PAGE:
...at least for me.
I have been looking forward to two games that are on the horizon. Bot of which are Sci-Fi games, which is not my normal wheelhouse.
The first of these, which will also be the first to be released is Rogue Stars by Osprey Publishing.This will be released in December, and like all Osprey games, will be designed so that it can be played with whatever miniatures the players wish. This allows me to find a means to put miniatures on the table from Necromunda, Void, Urban War, Infinity and whatever other futuristic minis I have (like Doctor Who personalities and companions). I know little of this game, other than it seems to be a points based squad construction skirmish game. Less like Frostgrave,and more like In Her Majesty's Name. the important thing about it is that it should generate enough of a buzz to get other players interested, and that's all it takes to get games, which is, after all the important thing. That and telling them they can use their 40K minis withour having to put a weekend aside!
Cannibal Sector 1 by Daruma Productions. A new game based in the World of Progress. As a player of SLA industries back in the day, I love this IP, and was convinced to part with cash to help them fund their Kickstarter, which should be fulfilled some time next spring/summer. As SLA was a game I played quite often with friends in Scotland, I'm not sure what interest there will be in my local gaming group to try it, but I was heartened to find second hand copies of the RPG in local stores, so someone was playing SLA here. The worst case scenario here is that I get all the CS-1 miniatures (which do look nice), and use them as a faction in Rogue Stars, and use that as a means of attracting the attention of other gamers. A honey trap if you will.
With both these games in mind, I have been looking through my lead pile to find minis that can be used for either game. I think I have a short list, which I have been prepping and basing, ready to get painting. The first batch of SLA-ops should hit the painting table soon!
So that's what's on the horizon, but what about games for the more recent future? Well, the winter gaming season is just round the corner, and for that, I ordered some things from amazon recently, and am now the owner of Back Ops, The Men Who Would be Kings, and Frostgrave: Into the Breeding Pits, All released from Osprey Publishing.
In terms of Play-ability, I foresee most use for the Breeding Pits expansion for Frostgrave. In terms of what it contains, this is not a campaign, like Thaw of the Liche lord (which went down very well with local players), but is the most in depth expansion of rules and options that has been sp far released for Frostgrave. There are 6 scenarios in the book, along with a host of rules for playing in dungeons, traps, and new magic options. In all it seems quite complicated (for Frostgrave), and I will have to sit down and see the best way to implement what it contains. I think I'll try to string the scenarios together into a campaign, and run that with the locals, but it will take a bit more planning, and introducing the players to what is now available.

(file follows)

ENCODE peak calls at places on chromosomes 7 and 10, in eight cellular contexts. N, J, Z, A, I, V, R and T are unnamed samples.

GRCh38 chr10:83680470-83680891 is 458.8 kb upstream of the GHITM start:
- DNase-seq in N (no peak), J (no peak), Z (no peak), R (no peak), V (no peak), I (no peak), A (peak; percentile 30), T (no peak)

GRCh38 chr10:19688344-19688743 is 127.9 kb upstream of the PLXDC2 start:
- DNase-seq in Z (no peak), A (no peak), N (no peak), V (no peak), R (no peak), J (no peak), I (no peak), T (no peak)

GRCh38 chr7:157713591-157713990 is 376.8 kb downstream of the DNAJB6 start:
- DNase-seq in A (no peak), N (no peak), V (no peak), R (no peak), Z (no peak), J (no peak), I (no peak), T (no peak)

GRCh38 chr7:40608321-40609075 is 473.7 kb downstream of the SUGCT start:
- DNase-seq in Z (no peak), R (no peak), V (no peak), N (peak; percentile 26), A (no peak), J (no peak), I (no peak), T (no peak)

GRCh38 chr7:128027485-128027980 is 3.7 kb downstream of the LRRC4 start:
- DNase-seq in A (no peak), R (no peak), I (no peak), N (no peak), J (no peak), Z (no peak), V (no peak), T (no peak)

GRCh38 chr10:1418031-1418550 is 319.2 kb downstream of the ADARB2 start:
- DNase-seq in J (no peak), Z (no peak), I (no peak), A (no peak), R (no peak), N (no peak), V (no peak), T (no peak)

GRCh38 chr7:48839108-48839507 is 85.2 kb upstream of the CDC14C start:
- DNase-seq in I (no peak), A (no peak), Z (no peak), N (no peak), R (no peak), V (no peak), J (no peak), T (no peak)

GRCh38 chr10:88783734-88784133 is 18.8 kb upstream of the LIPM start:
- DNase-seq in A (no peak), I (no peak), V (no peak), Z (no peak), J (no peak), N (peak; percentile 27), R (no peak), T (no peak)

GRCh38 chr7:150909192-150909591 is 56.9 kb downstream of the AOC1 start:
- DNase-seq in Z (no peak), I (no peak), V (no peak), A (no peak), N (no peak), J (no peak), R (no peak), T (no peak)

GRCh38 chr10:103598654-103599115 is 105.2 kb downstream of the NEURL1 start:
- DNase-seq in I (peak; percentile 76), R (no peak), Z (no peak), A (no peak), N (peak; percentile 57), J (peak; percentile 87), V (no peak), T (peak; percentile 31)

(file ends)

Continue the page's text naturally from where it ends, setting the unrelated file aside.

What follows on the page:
I have heard of at least one other player in town who would want to play Black Ops. The cover, and indeed interior artwork seems to suggest it was more in the futuristic Solid Snake style game, which is a way it can be played, but the photographed miniatures in the book are more of a Black Hawk Down style. This may just be the miniatures the author had access to, and the rules seem to be able to be played both ways, so this is going in the Sci Fi bracket for me, and I'm going to put together a scenario where I can run my Urban War Triads as modern Ninjas, versus teched our Viridian Colonial Marines. That seems like it'd be a way to get people interested.
The final of the new book triad is then The Men Who Would Be Kings. This is a game that I see the least use out of in my current gaming circle. Unfortunately. One thing I was pleasantly surprised about, was the use of artwork in this book. Along with the usual photographs of pertinent miniatures, there was also judicious use of artwork from Osprey's other books. This was not something I had noticed in the other Osprey wargaming books I have, indeed, in the first expansion book for In Her Majesty's Name was notorious for having absolutely no artwork, not even photos of minis. There may have been a few reasons for that, but it is a poor show in this modern era of wargame publishing, where we have grown to expect more. I think another reason I have not noticed this use of artwork by Osprey is that the other books I have are more fantasy based, and therefore have required the commissioning of specific art. Either way, this book has 6 full page colour plates, 3 of which by Angus McBride, along with many other half page plates. I call that in itself a win. In terms of game play, it seems to be more on scale with the authors previous works, Lion and Dragon Rampant, so mid-scale, with a few units of up to 16 men for large tribal units, normal units are 12. I must say, I don't own enough historicals to run this one, but I will be trying to use it to field my Dystopian Legions miniatures. I can't see that being too much of a clash with the rules, and certainly remains in the spirit of the game, which is more based on the cinematic than the Historic.
So there we go a rahter Opsrey biased look at my near future wargaing plans. Frostgrave as a means to get people to the table, followed up with scenarios written to get player buy-in to the other games (which they already have minis for) followed by (ideally) an Osprey gaming night, where folks come along to play variations of these games and others. Okay, the last bit is a bit of a stretch, but I'm working on the owner of my FLGS to make it more likely, as he gets to sell the books and minis to support such a venture.
As they say, watch this space!